Lexemes and gender of nounEdit

Hi,

Do we have any clear model for how to deal with gender on Lexemes?

The situation is a bit complex as:

  • sometimes gender doesn't change much the meaning (Lehrer (L34167) and Lehrerin (L34168) is equivalent)
  • sometimes gender does change a bit the meaning (queen (L1380) can be either a female ruler or a relative of the ruler, spouse/widow/mother which is at least 2 separate senses)
  • sometimes gender entirely change the meaning (rare, but it appears at least in French where "chauffeuse"@fr can be either a female driver or a chair while "chauffeur"@fr is only a driver ; "queen"@en in chess is close to this case too)

At least in the last case, two lexemes is absolutely needed and I see that in the two first cases, the two lexemes solution is also often applied (there is 64 lexemes with a main lemma ending in "-rin" in German for instance). I see pro and cons in this solution but I think we should go this way. What do you think? Do you have other meaningful examples?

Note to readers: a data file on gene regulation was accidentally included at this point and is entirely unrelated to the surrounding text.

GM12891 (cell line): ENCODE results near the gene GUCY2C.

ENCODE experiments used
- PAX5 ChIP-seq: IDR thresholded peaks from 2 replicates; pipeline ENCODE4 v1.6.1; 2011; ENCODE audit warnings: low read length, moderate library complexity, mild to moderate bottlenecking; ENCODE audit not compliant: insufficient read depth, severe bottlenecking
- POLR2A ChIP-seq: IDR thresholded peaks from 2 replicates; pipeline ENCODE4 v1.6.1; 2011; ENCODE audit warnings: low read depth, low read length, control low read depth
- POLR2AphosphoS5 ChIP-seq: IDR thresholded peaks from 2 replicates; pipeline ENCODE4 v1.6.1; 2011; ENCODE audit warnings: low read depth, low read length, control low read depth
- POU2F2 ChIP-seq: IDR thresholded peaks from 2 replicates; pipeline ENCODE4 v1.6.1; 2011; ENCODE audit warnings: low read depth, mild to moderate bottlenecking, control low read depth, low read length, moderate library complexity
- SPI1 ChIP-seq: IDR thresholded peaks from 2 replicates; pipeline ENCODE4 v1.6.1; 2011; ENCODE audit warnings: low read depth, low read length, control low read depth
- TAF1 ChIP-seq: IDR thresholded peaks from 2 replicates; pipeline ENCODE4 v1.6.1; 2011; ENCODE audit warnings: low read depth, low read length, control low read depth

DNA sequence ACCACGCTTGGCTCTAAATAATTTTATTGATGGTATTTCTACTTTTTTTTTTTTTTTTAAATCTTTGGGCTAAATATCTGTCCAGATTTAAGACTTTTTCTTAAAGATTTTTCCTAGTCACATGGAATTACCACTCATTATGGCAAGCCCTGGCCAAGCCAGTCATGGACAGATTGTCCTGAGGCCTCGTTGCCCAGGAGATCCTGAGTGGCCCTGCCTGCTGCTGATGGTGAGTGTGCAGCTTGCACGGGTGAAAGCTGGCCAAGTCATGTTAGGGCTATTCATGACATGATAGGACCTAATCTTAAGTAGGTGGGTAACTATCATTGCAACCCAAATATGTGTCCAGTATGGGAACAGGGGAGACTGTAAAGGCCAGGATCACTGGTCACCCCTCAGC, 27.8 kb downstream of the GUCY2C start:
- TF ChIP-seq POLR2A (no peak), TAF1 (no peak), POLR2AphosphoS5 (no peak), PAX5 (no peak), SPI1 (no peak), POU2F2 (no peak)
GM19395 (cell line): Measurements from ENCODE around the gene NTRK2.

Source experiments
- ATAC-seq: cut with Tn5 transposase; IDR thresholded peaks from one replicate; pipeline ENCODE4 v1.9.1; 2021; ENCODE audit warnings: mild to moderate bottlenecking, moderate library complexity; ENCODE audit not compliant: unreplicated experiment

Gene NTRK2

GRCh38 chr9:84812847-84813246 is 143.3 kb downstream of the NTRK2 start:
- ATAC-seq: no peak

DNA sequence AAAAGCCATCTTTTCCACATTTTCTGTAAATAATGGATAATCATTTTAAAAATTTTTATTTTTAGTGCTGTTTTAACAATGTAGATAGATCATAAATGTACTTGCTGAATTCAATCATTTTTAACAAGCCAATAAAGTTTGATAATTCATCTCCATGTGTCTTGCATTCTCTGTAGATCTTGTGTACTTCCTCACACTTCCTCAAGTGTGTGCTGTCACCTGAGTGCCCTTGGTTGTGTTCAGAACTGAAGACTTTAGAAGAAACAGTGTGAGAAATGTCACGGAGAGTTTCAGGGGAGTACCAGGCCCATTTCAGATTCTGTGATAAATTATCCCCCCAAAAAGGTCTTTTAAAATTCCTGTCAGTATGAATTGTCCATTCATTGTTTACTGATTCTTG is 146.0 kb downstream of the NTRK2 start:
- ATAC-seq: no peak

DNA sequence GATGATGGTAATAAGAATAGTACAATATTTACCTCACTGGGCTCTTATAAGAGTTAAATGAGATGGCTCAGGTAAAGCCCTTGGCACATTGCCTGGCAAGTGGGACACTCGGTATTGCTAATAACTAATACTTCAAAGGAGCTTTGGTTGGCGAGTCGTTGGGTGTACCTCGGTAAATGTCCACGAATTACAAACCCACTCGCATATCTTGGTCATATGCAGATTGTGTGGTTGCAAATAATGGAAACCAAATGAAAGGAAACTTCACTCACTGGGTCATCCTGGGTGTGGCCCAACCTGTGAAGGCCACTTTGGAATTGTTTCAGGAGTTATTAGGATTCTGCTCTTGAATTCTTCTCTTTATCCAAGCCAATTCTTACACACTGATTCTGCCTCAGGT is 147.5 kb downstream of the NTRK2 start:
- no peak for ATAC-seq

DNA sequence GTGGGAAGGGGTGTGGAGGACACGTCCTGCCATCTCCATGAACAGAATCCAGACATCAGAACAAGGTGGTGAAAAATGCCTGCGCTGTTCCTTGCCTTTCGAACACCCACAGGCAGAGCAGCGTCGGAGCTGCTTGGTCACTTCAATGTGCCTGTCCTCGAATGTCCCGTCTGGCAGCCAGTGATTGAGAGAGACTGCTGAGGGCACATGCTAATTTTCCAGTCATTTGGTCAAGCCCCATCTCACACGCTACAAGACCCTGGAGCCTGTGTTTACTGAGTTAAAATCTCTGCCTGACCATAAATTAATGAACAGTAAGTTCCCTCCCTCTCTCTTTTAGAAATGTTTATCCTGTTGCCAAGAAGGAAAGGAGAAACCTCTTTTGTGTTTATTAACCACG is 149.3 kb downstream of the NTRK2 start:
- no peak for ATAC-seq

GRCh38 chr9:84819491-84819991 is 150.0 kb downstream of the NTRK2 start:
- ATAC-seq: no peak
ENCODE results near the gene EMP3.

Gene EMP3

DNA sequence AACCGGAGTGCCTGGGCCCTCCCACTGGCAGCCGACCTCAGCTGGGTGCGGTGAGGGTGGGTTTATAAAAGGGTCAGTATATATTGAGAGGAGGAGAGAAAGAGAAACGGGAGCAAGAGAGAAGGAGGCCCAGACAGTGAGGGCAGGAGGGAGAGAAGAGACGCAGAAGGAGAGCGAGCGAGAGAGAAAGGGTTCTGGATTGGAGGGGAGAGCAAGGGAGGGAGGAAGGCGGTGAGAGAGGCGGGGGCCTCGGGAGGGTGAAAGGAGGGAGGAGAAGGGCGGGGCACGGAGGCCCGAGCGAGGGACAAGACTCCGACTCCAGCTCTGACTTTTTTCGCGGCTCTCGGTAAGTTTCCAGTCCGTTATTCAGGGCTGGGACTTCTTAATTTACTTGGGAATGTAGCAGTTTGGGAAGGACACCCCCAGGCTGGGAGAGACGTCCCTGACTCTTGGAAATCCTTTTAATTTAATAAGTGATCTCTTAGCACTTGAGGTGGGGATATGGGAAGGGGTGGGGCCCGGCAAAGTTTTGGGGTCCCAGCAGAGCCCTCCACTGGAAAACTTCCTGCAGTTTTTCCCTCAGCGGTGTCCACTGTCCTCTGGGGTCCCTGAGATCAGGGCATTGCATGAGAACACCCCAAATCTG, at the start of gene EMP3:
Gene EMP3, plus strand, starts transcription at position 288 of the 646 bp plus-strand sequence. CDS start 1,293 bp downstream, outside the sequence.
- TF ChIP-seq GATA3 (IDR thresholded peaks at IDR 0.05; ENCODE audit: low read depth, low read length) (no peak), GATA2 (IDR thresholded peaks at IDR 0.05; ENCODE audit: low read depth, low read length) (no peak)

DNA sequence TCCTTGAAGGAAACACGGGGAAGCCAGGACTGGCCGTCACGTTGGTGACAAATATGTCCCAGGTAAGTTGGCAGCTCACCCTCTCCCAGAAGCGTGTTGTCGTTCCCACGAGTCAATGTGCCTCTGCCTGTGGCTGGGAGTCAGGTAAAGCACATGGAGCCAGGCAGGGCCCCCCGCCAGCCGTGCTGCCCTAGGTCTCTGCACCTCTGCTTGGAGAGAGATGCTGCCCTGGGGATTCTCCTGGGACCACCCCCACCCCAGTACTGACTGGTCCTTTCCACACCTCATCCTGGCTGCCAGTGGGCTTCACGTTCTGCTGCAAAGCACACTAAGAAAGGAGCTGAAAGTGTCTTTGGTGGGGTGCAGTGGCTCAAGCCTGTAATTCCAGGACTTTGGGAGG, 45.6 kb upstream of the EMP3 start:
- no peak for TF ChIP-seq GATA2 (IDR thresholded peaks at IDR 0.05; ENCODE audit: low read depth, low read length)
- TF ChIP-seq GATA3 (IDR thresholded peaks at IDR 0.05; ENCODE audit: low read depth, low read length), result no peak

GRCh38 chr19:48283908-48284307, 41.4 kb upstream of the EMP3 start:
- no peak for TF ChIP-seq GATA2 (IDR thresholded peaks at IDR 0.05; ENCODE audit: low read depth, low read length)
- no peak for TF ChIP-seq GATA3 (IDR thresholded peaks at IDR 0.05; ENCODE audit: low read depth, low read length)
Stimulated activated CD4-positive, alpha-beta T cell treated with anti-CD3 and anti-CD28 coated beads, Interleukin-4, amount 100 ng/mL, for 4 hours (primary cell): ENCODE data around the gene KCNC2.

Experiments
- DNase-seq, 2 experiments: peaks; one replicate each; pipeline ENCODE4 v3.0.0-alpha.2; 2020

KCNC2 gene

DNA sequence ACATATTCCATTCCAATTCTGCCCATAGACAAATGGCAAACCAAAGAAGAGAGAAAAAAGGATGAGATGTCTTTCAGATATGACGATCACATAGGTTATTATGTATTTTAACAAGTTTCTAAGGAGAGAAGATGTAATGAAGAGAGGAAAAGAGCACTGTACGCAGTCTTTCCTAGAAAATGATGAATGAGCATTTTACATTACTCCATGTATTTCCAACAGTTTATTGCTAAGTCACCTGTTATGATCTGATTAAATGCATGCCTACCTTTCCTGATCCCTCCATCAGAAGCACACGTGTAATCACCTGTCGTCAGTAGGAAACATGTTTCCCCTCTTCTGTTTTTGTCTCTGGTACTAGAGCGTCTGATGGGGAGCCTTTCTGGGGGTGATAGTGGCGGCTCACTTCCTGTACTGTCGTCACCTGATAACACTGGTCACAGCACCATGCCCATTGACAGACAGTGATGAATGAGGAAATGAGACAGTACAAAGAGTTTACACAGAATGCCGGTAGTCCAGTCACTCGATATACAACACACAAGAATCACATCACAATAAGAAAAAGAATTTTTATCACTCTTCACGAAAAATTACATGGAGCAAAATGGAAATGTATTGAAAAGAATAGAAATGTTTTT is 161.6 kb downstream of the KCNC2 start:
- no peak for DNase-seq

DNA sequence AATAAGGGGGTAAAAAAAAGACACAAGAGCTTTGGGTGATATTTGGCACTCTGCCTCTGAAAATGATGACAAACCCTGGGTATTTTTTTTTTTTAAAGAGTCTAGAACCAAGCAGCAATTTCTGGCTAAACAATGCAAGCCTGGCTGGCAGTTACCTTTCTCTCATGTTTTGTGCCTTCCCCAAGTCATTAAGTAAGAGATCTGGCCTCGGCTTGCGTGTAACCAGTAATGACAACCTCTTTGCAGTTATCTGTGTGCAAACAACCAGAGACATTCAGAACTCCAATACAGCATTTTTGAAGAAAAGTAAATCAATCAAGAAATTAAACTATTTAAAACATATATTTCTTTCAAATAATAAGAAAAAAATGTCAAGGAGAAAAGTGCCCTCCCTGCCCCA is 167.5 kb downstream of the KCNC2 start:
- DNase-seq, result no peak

Cdlt, VIGNERON (talk) 16:16, 12 May 2019 (UTC)

I suppose if declination (forms) and grammatical categories are the same for different meanings they can fit one Lexeme. That's multiple Senses in one Lexeme were allowed for. Or do you want to separate each Sense to different Lexeme? --Infovarius (talk) 10:07, 13 May 2019 (UTC)
I think when there is a separate word form for a different gender (Lehrer (L34167) and Lehrerin (L34168), or actor (L7011) and actress (L7012)) they should be separate lexemes as we have done up to now, I don't see a good reason to merge them into one lexeme. While the formation ("-rin" in German or "-ess" in English) may be somewhat common, it's not much different from other derived words that are different parts of speech (in English '-er' on verbs to create a noun, 'ly' on adjectives to create an adverb, etc.) and those are certainly different lexemes. ArthurPSmith (talk) 12:38, 13 May 2019 (UTC)
Agreed with ArthurPSmith Pamputt (talk) 13:42, 13 May 2019 (UTC)
I agree about Lehrer (L34167) and Lehrerin (L34168). I said about "chauffeuse"@fr in 2 meanings, queen (L1380) in 2 meanings and other homonyms. --Infovarius (talk) 08:54, 15 May 2019 (UTC)